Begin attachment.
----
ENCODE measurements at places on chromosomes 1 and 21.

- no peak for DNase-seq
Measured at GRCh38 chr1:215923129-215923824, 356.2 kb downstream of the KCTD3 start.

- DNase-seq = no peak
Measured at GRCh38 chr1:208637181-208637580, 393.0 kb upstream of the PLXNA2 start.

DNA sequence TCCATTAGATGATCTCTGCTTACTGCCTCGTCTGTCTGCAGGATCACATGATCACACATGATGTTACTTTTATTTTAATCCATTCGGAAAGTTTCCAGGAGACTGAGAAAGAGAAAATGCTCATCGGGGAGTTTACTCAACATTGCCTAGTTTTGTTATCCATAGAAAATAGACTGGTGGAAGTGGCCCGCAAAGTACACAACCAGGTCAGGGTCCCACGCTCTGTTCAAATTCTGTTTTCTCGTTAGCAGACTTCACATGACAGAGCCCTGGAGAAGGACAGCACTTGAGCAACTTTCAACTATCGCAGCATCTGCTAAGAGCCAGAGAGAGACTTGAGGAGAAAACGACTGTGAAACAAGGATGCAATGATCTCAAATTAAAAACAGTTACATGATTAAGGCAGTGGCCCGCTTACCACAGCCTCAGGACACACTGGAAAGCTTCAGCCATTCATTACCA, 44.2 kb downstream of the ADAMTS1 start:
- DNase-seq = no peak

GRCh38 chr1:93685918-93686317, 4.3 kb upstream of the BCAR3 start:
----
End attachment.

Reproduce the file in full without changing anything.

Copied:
ENCODE measurements at places on chromosomes 1 and 21.

- no peak for DNase-seq
Measured at GRCh38 chr1:215923129-215923824, 356.2 kb downstream of the KCTD3 start.

- DNase-seq = no peak
Measured at GRCh38 chr1:208637181-208637580, 393.0 kb upstream of the PLXNA2 start.

DNA sequence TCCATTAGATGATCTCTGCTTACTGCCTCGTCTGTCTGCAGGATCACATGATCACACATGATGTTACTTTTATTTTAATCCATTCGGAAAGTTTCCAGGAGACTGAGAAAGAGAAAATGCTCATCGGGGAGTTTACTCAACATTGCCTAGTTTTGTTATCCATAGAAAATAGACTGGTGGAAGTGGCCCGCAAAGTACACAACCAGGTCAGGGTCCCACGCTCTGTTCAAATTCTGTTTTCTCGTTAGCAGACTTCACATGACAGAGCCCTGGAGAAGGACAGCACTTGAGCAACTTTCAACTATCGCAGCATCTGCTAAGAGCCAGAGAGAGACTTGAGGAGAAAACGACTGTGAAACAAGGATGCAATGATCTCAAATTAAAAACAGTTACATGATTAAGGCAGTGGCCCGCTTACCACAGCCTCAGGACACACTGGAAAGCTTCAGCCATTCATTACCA, 44.2 kb downstream of the ADAMTS1 start:
- DNase-seq = no peak

GRCh38 chr1:93685918-93686317, 4.3 kb upstream of the BCAR3 start: